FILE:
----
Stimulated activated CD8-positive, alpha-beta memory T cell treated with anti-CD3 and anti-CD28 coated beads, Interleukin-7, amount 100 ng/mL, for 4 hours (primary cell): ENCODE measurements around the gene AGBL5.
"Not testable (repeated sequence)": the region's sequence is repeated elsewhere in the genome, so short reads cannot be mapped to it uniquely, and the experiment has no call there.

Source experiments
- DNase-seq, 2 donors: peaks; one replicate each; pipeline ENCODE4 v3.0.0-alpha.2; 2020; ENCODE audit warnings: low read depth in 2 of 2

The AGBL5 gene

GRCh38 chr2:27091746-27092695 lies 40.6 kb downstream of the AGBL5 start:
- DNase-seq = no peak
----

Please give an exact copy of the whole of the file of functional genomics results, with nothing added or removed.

Stimulated activated CD8-positive, alpha-beta memory T cell treated with anti-CD3 and anti-CD28 coated beads, Interleukin-7, amount 100 ng/mL, for 4 hours (primary cell): ENCODE measurements around the gene AGBL5.
"Not testable (repeated sequence)": the region's sequence is repeated elsewhere in the genome, so short reads cannot be mapped to it uniquely, and the experiment has no call there.

Source experiments
- DNase-seq, 2 donors: peaks; one replicate each; pipeline ENCODE4 v3.0.0-alpha.2; 2020; ENCODE audit warnings: low read depth in 2 of 2

The AGBL5 gene

GRCh38 chr2:27091746-27092695 lies 40.6 kb downstream of the AGBL5 start:
- DNase-seq = no peak